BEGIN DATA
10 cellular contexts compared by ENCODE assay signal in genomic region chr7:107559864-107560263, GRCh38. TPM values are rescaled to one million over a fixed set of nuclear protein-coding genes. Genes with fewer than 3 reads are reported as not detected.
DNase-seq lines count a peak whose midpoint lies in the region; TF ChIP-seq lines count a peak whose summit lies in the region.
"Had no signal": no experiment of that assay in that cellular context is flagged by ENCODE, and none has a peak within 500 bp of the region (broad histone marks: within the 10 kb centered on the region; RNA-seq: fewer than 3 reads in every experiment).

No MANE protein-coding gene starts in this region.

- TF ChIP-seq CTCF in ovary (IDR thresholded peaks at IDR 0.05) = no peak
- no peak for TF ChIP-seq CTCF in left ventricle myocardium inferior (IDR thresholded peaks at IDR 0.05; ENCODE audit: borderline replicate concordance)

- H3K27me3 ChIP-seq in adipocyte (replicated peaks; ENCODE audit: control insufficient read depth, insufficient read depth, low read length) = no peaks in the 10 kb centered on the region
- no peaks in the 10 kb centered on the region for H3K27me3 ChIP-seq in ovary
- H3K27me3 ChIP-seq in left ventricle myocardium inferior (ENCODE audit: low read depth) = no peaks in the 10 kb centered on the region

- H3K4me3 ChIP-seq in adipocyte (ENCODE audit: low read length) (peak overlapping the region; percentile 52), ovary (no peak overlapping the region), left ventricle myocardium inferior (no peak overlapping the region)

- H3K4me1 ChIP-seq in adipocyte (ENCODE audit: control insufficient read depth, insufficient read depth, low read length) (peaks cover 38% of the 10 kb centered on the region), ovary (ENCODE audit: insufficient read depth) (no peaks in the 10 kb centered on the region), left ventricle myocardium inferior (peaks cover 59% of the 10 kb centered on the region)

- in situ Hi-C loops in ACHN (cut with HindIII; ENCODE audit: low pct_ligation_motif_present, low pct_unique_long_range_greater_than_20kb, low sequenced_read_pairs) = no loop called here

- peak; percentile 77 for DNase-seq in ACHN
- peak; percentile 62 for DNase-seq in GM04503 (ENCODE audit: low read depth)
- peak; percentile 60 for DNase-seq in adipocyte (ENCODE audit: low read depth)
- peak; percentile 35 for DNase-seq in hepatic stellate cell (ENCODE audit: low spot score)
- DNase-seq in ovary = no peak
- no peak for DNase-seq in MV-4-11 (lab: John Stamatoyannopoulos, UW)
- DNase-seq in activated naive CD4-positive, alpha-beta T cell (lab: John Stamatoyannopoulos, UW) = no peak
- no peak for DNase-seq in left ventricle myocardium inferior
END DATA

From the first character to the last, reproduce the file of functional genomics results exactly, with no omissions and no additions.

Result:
10 cellular contexts compared by ENCODE assay signal in genomic region chr7:107559864-107560263, GRCh38. TPM values are rescaled to one million over a fixed set of nuclear protein-coding genes. Genes with fewer than 3 reads are reported as not detected.
DNase-seq lines count a peak whose midpoint lies in the region; TF ChIP-seq lines count a peak whose summit lies in the region.
"Had no signal": no experiment of that assay in that cellular context is flagged by ENCODE, and none has a peak within 500 bp of the region (broad histone marks: within the 10 kb centered on the region; RNA-seq: fewer than 3 reads in every experiment).

No MANE protein-coding gene starts in this region.

- TF ChIP-seq CTCF in ovary (IDR thresholded peaks at IDR 0.05) = no peak
- no peak for TF ChIP-seq CTCF in left ventricle myocardium inferior (IDR thresholded peaks at IDR 0.05; ENCODE audit: borderline replicate concordance)

- H3K27me3 ChIP-seq in adipocyte (replicated peaks; ENCODE audit: control insufficient read depth, insufficient read depth, low read length) = no peaks in the 10 kb centered on the region
- no peaks in the 10 kb centered on the region for H3K27me3 ChIP-seq in ovary
- H3K27me3 ChIP-seq in left ventricle myocardium inferior (ENCODE audit: low read depth) = no peaks in the 10 kb centered on the region

- H3K4me3 ChIP-seq in adipocyte (ENCODE audit: low read length) (peak overlapping the region; percentile 52), ovary (no peak overlapping the region), left ventricle myocardium inferior (no peak overlapping the region)

- H3K4me1 ChIP-seq in adipocyte (ENCODE audit: control insufficient read depth, insufficient read depth, low read length) (peaks cover 38% of the 10 kb centered on the region), ovary (ENCODE audit: insufficient read depth) (no peaks in the 10 kb centered on the region), left ventricle myocardium inferior (peaks cover 59% of the 10 kb centered on the region)

- in situ Hi-C loops in ACHN (cut with HindIII; ENCODE audit: low pct_ligation_motif_present, low pct_unique_long_range_greater_than_20kb, low sequenced_read_pairs) = no loop called here

- peak; percentile 77 for DNase-seq in ACHN
- peak; percentile 62 for DNase-seq in GM04503 (ENCODE audit: low read depth)
- peak; percentile 60 for DNase-seq in adipocyte (ENCODE audit: low read depth)
- peak; percentile 35 for DNase-seq in hepatic stellate cell (ENCODE audit: low spot score)
- DNase-seq in ovary = no peak
- no peak for DNase-seq in MV-4-11 (lab: John Stamatoyannopoulos, UW)
- DNase-seq in activated naive CD4-positive, alpha-beta T cell (lab: John Stamatoyannopoulos, UW) = no peak
- no peak for DNase-seq in left ventricle myocardium inferior